[6] Remarks with PResdient Truman at the Signing in Independence of the Medicare Bill, July 30, 1965.
[7] Statement by the President Upon Signing the Social Security Amendments and Upon Appointing a Commission to Study the Nation’s Welfare Programs, January 2, 1968.
[8] Ibid., pg. 3.
[9] Berkowitz, Edward D. America’s Welfare State: From Roosevelt to Reagan. Johns Hopkins University Press, 1991.


  1. Questions for Readers:

    1) President Johnson's passage of Medicare is often cited as an example of a domestic policy agenda success. In light of the present challenges associated with Medicare, is that still a fair verdict?

    2) Is there a demonstrable partisan divide over protecting human dignity vs. promoting efficiency? Are presidents today more bound to chart a central, moderate course than presidents like Johnson?

  2. Overall, this is another good entry. Note that Medicare bill as passed was broader than the administration's proposal, including physician's fee coverage and coverage for the poor (Medicaid). This again shows the importance of Congress. As the entry suggests, here we see the breakdown of the concern with long-range cost that I mentioned in my comment on the previous entry. Does this undercut the success of the program? It certainly sets the stage for the current issues, but I think it has to be placed within the wider context of the problems with the health care system: Medicare's cost problems are one and the same as the wider cost problems of the system, largely because it was built on the model of the existing health care delivery and finance system. If there's a failure, it's in this wider problem. In addition, I suppose an argument might be made that providing viable coverage for the most vulnerable group reduced pressure for a more comprehensive solution to the systematic problems of health care.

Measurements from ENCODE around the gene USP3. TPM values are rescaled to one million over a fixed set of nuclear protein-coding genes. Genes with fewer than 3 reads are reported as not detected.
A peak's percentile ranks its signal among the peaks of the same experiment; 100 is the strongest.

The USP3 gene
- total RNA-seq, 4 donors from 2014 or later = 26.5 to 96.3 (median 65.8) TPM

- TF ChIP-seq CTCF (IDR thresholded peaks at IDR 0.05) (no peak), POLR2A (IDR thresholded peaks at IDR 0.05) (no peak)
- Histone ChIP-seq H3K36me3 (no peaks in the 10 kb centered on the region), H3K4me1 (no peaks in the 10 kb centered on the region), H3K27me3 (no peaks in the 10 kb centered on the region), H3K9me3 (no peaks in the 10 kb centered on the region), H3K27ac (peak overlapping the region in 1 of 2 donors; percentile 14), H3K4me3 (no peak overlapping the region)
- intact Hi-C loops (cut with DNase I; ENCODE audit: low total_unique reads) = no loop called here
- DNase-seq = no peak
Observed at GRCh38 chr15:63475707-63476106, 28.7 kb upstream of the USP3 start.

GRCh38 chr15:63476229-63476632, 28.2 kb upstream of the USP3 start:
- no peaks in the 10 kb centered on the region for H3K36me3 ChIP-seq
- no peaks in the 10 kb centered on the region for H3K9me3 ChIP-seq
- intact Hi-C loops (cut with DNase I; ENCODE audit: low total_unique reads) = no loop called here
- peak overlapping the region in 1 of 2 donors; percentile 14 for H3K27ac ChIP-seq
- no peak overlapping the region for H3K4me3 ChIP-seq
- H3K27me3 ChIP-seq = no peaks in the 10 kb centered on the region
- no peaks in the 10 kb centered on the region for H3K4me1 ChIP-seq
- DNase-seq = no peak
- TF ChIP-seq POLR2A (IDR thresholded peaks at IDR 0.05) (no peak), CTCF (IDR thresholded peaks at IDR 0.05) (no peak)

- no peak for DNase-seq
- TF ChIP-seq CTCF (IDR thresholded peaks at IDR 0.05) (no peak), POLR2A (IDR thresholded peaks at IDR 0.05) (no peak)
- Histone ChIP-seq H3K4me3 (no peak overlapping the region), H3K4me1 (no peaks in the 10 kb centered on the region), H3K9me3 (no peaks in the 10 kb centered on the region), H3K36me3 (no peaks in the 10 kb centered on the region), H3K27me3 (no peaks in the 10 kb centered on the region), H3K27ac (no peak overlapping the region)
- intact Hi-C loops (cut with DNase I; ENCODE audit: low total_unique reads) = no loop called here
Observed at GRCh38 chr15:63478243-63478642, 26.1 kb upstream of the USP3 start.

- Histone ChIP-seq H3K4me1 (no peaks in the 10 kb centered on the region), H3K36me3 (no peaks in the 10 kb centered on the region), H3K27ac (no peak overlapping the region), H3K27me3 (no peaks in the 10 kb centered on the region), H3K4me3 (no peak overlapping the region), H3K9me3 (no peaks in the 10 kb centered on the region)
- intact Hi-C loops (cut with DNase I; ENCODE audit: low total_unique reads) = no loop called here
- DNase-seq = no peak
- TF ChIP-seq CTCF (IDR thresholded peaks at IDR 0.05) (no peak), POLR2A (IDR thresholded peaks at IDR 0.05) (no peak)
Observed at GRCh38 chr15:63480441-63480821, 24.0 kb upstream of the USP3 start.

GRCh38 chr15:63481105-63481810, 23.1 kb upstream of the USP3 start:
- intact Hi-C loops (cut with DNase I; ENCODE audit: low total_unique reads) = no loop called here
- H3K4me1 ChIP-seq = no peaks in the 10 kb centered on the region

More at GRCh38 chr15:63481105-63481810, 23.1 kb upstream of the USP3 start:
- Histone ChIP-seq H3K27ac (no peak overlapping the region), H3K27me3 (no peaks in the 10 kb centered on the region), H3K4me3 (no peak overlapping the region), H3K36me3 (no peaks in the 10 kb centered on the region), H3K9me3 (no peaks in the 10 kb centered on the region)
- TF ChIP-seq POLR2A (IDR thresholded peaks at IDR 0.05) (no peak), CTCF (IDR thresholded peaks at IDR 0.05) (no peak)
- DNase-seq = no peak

3. One other thing to note: I wouldn't overstate the leftism of LBJ, as the second question implies. This is a fairly presentist view, accepting our current view of what is liberal, moderate, or conservative. In his time, LBJ was a relatively centrist Democrat, and in some respects, quite conservative. Also, remember that the Republican Party was very different at the time as well (i.e., they still had moderates and liberals).